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Rahul Gandhi may be a good human being, but he isn’t a politician: Himanta Biswa

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No possibility of early Lok Sabha polls, BJP’s key figure in northeast says quoting Amit Shah.

New Delhi: Dismissing the possibility of early Lok Sabha elections, senior BJP leader and the chief architect of the party’s rise in the northeast, Himanta Biswa Sarma, said BJP president Amit Shah had told him in a “private conversation” this wouldn’t happen.

“I asked Amit Shahji privately whether there is any possibility of advancing Lok Sabha elections. He said not at all,” Sarma, a minister with multiple portfolios in Assam, said.

Speaking at ‘Off The Cuff’, where he was in conversation with ThePrint Editor-in-Chief Shekhar Gupta and Associate Editor Ruhi Tewari, Sarma didn’t mince words in his criticism of the Congress party and its president Rahul Gandhi’s politics.

“I do not see Rahul Gandhi as a politician. He may be a good human being. He is not cut out to be a politician,” Sarma said.

“When you have northeast results getting announced and Rahul Gandhi goes out of the country. How can you say he has evolved,” Sarma asked.

Criticising the “culture” of the Congress party, Sarma said its top leadership is inaccessible to party leaders.

“BJP is a middle-class party. All its top leaders are accessible. When Congress is in power, its top leaders are all gods and demi-gods,” he said.

Sarma, a four-time MLA from Assam’s Jalukbari constituency, was with the Congress from the mid 1990s until 2015, when he joined the BJP after differences with the Congress high command as well as in the state leadership.

The BJP won the assembly elections in Assam soon after, forming the government there for the first time, and went on to form governments in the other northeastern states such as Arunachal Pradesh, Manipur, Meghalaya, Nagaland and Tripura.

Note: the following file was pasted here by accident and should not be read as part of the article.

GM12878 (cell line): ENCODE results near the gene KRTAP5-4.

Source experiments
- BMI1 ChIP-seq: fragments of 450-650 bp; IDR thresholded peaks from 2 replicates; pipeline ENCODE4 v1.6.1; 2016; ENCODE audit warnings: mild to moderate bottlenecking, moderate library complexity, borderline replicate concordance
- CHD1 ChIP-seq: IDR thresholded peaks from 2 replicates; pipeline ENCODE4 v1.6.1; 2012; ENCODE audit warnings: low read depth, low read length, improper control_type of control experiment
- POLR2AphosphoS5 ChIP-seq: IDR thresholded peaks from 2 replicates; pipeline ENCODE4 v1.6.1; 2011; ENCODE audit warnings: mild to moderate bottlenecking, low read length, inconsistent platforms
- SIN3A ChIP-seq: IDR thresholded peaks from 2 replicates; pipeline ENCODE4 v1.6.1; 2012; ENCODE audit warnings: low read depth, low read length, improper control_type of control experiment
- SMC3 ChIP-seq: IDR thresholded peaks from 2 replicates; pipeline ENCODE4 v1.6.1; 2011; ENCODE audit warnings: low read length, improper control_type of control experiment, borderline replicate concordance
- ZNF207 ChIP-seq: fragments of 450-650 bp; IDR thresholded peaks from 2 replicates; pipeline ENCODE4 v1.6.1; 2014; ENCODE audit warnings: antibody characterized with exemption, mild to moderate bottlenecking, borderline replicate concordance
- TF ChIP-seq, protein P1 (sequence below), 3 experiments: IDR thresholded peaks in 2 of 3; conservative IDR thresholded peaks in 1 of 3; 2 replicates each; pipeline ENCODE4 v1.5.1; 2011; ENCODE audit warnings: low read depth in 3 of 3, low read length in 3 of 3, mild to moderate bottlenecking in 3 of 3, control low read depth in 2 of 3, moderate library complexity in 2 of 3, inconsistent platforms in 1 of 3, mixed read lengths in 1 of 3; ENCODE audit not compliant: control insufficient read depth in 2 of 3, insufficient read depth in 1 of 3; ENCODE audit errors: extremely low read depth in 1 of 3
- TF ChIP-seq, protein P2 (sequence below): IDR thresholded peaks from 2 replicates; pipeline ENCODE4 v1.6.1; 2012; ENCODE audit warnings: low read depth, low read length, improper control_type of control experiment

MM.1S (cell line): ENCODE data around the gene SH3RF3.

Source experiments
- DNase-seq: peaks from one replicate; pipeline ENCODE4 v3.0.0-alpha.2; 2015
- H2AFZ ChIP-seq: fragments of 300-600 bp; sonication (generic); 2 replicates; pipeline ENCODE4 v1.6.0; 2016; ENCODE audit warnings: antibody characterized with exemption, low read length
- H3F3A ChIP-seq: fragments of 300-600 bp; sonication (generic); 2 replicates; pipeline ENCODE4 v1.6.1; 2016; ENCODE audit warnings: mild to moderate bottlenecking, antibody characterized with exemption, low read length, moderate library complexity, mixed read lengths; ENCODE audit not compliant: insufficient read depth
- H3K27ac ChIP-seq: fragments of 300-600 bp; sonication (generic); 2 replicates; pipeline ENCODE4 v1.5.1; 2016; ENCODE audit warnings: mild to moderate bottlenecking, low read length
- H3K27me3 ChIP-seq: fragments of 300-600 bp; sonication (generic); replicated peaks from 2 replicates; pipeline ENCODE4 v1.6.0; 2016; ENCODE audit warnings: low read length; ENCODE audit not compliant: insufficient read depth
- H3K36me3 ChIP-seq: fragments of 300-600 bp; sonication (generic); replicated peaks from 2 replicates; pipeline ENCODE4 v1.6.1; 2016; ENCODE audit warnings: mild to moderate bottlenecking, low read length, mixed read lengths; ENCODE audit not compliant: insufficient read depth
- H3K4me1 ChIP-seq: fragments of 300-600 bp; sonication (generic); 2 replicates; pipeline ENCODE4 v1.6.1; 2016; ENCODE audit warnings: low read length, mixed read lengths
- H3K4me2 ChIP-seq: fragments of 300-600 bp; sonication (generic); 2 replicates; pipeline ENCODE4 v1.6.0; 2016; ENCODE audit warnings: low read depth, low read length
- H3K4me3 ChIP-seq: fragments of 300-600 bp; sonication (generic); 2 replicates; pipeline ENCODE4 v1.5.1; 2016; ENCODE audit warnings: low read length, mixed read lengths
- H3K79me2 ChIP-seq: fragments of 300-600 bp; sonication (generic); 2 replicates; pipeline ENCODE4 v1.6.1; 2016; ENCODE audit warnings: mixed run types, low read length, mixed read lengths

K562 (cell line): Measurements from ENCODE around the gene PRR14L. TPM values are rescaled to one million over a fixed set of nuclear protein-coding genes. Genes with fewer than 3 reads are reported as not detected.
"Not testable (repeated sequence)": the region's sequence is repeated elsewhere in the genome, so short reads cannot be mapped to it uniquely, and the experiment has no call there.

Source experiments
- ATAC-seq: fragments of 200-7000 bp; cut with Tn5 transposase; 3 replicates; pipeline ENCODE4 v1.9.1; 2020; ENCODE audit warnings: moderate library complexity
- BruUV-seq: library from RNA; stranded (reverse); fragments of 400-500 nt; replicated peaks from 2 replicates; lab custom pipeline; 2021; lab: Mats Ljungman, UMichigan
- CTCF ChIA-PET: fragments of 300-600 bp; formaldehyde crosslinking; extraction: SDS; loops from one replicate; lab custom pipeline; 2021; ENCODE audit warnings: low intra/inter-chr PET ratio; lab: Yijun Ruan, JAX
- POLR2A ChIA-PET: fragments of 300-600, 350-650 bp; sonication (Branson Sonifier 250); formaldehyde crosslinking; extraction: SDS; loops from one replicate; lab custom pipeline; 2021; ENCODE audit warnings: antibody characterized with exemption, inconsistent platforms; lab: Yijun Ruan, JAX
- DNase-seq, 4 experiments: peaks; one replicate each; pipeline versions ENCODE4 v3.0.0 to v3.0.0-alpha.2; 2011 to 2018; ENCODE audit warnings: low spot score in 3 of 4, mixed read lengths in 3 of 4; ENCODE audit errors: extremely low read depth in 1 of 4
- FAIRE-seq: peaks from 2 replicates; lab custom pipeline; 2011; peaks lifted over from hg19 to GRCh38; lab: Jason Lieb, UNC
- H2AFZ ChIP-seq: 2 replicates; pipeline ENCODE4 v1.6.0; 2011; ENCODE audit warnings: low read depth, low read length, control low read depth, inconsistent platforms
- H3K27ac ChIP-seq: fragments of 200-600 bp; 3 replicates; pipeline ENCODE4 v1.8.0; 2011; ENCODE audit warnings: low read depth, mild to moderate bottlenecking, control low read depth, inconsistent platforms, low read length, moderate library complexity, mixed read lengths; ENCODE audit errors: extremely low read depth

“The northeast was destined to be with the BJP because there were remarkable development activities post-2014,” Sarma said. “It (results of assembly elections in northeastern states) is a positive vote for the Prime Minister.”

“We do not want to grow at the expense of regional parties in the northeast. BJP will try for Congress votes, not for the vote-share of regional parties,” he added.

Asked if the party’s Hindutva baggage and stand on issues like beef would hinder its growth in the northeast, Sarma said he had a “clear mandate from the party that beef issue was not on the agenda, especially in the northeast.”

Sarma also indicated the much delayed Naga Accord would be signed soon.

“Prime Minister will sign Naga agreement during this tenure (of NDA government). It is a matter of time. Insurgents’ organisations will have no option but to sign an agreement with the government. They are not getting fresh recruits,” he said.

After the party’s historic victory in Tripura, where it ousted the Left decisively, BJP’s defeat in Gorakhpur (UP chief minister Yogi Adityanath’s constituency) and Phulpur bypolls in Uttar Pradesh came as a rude shock to it. Sarma, however, said such bypoll losses should not be seen as a reflection of a larger trend, and often happen because of “overconfidence”.

Questioning the Congress’ claims of being a secular party, Sarma said, “I got sad when I saw (AIUDF chief Badruddin) Ajmal at Sonia Gandhi’s dinner. You accuse the RSS of being communal and you dine with Ajmal.”

Underlining the BJP’s electoral ambitions, even in jest, Sarma said by pulling out of the NDA, TDP chief Chandrababu Naidu has opened doors for the BJP in Andhra Pradesh.

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  1. Rahul doesn’t know how to incite riots and target minorities like your party does. Maybe that’s the only reason. Just keep counting the days as they are in reality, numbered.

  2. Advancing the general election by a few months made sense keeping in mind the likely disappointing results from Rajasthan and MP. However, after the recent reverses, especially in UP, that option is almost closed. Making good use of the last year to improve the economy would be the productive thing to do.

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